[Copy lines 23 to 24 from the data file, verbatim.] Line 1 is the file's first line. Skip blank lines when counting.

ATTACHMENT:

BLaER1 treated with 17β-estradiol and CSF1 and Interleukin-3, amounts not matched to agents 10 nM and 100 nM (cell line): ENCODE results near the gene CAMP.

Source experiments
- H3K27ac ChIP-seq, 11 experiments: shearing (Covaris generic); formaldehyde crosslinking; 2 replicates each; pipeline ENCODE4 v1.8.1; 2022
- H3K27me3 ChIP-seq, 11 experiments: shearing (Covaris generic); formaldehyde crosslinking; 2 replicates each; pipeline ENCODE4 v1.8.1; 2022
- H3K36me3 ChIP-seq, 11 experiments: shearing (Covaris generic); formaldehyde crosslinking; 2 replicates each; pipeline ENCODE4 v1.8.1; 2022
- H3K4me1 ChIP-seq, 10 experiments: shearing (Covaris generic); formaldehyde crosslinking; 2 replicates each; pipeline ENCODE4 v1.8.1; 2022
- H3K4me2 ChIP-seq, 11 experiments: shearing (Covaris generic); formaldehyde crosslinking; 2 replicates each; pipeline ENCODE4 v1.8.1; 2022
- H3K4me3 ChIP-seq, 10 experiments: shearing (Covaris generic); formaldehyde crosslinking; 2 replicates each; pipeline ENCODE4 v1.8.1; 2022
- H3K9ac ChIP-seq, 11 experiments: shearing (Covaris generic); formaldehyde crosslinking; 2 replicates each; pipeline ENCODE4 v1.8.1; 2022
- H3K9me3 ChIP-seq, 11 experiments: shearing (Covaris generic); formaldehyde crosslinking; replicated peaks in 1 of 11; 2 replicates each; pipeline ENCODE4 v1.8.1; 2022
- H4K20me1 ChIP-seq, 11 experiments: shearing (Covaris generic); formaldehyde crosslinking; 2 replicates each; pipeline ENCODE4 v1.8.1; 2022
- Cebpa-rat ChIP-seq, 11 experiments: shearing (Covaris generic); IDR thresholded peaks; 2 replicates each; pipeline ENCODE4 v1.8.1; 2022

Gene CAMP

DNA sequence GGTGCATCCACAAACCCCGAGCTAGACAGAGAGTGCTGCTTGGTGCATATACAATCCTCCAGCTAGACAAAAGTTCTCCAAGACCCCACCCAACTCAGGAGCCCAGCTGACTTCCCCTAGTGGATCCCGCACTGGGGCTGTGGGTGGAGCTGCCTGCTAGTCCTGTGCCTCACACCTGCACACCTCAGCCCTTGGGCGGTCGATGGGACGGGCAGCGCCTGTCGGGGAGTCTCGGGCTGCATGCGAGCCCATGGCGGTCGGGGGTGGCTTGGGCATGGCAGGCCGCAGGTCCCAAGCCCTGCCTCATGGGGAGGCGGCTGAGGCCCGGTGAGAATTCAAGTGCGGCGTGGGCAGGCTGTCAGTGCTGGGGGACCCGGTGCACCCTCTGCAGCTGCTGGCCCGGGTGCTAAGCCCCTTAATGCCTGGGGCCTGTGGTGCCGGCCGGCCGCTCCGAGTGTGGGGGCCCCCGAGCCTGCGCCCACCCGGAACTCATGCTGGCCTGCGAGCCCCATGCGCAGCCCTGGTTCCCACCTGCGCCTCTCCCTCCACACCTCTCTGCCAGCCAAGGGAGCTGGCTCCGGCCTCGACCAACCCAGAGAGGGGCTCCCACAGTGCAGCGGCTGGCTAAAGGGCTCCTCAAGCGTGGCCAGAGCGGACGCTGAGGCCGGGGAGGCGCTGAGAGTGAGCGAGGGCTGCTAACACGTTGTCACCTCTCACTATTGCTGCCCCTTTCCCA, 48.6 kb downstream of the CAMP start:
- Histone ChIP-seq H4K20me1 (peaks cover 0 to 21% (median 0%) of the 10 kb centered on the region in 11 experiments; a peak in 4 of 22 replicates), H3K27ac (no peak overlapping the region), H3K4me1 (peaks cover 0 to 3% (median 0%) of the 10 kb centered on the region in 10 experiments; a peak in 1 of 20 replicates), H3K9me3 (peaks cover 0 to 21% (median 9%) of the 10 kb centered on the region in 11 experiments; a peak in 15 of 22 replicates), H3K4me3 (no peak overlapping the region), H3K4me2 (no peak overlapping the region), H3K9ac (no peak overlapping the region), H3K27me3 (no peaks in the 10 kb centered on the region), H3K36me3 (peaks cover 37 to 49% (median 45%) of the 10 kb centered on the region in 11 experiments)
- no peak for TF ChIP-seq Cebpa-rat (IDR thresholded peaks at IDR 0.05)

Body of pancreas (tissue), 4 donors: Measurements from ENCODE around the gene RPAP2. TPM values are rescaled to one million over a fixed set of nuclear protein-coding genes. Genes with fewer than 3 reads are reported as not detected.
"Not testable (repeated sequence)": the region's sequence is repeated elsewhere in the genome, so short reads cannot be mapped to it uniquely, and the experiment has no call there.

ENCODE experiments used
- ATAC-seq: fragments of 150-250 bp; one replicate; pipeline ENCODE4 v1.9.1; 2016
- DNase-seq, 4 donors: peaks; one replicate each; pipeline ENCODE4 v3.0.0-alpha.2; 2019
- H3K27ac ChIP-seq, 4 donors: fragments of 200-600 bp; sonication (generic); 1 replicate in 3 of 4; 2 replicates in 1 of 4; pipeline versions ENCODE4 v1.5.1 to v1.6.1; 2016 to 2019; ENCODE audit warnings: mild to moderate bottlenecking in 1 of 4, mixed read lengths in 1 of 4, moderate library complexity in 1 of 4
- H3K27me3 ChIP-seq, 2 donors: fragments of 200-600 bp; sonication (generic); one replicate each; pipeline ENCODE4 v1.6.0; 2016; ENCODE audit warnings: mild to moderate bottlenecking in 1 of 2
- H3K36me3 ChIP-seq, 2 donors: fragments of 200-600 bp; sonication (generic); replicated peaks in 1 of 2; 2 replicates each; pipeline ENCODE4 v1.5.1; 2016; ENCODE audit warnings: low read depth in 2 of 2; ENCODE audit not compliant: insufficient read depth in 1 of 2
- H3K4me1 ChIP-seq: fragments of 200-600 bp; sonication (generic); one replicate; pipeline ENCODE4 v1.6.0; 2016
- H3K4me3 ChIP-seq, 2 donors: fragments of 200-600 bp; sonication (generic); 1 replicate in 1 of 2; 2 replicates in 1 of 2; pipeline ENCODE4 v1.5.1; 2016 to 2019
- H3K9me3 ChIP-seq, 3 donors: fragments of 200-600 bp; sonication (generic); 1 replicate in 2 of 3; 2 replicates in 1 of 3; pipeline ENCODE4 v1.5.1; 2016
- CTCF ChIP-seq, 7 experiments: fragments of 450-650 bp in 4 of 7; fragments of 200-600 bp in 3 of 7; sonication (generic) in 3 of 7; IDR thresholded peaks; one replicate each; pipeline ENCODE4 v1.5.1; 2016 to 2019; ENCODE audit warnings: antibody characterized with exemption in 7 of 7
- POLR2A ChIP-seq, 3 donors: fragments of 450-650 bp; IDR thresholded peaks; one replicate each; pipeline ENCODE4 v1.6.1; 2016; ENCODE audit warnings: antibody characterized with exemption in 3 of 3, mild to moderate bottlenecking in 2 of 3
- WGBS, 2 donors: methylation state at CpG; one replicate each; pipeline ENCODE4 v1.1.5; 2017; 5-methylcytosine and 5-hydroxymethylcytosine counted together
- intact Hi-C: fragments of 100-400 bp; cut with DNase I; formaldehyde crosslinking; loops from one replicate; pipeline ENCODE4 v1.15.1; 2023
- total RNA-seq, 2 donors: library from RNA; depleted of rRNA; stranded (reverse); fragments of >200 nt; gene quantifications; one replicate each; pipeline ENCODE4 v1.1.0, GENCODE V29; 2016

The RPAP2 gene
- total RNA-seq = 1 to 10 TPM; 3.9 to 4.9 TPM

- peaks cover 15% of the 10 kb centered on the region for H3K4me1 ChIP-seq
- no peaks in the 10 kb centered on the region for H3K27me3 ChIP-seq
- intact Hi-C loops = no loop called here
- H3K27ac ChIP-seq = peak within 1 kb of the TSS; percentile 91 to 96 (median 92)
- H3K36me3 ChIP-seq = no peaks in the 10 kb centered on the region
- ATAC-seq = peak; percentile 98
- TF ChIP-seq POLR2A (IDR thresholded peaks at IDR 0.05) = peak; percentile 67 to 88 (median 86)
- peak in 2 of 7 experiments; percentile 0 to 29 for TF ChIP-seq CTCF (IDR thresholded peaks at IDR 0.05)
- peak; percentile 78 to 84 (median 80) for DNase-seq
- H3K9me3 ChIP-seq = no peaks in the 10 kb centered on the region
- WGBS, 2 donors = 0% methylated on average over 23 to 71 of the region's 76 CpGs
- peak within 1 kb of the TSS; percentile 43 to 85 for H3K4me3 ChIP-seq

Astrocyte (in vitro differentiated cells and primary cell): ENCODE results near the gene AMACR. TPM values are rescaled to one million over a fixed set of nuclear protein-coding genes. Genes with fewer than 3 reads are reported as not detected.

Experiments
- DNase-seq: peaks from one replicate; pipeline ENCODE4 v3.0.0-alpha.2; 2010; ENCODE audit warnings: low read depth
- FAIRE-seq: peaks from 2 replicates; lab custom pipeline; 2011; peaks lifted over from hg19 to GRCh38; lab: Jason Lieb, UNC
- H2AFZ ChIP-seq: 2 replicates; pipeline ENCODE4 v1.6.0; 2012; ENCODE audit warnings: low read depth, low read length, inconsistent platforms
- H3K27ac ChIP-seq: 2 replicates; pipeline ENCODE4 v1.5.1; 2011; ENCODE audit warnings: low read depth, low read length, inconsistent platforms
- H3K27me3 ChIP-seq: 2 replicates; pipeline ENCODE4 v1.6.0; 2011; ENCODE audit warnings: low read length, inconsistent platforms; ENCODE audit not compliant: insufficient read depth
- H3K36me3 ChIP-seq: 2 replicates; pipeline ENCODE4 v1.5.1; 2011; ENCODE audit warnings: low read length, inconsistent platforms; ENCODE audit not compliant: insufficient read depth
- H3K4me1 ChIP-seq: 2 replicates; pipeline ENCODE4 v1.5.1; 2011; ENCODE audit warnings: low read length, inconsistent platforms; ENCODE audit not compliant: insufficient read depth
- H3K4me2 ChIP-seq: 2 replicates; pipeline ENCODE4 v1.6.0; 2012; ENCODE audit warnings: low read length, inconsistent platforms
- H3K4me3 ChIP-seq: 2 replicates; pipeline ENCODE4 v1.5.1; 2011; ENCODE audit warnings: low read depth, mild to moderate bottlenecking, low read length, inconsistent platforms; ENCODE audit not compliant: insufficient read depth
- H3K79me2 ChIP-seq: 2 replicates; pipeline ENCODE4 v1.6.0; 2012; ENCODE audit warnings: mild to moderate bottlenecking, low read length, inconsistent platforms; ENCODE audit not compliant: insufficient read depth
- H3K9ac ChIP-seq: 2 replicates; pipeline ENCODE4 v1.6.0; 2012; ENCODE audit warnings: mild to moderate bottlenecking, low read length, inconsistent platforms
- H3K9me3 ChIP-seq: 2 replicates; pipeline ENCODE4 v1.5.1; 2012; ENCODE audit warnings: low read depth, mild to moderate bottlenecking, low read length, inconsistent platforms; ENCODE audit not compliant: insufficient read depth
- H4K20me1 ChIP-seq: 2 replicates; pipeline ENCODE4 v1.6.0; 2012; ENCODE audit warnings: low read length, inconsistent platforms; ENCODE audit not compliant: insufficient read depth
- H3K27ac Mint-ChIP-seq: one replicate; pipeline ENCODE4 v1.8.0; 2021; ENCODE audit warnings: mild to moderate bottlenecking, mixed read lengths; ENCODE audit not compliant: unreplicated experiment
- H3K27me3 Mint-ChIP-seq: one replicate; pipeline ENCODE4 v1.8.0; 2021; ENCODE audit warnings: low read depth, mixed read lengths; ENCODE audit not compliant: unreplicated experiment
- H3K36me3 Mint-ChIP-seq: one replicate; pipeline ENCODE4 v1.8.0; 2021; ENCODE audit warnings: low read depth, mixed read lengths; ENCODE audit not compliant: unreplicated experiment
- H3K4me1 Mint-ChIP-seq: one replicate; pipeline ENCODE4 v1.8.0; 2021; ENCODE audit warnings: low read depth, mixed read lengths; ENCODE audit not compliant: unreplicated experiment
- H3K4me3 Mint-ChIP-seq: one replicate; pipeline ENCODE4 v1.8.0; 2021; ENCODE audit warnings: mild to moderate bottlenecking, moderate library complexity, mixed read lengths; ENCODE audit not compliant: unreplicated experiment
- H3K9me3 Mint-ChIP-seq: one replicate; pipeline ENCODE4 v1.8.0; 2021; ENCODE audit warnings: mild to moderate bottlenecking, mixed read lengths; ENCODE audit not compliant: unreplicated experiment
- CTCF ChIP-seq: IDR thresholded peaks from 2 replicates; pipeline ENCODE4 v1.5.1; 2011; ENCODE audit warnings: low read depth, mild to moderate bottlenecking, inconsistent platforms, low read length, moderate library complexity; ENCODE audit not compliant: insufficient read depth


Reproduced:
- H3K27me3 ChIP-seq, 2 donors: fragments of 200-600 bp; sonication (generic); one replicate each; pipeline ENCODE4 v1.6.0; 2016; ENCODE audit warnings: mild to moderate bottlenecking in 1 of 2
- H3K36me3 ChIP-seq, 2 donors: fragments of 200-600 bp; sonication (generic); replicated peaks in 1 of 2; 2 replicates each; pipeline ENCODE4 v1.5.1; 2016; ENCODE audit warnings: low read depth in 2 of 2; ENCODE audit not compliant: insufficient read depth in 1 of 2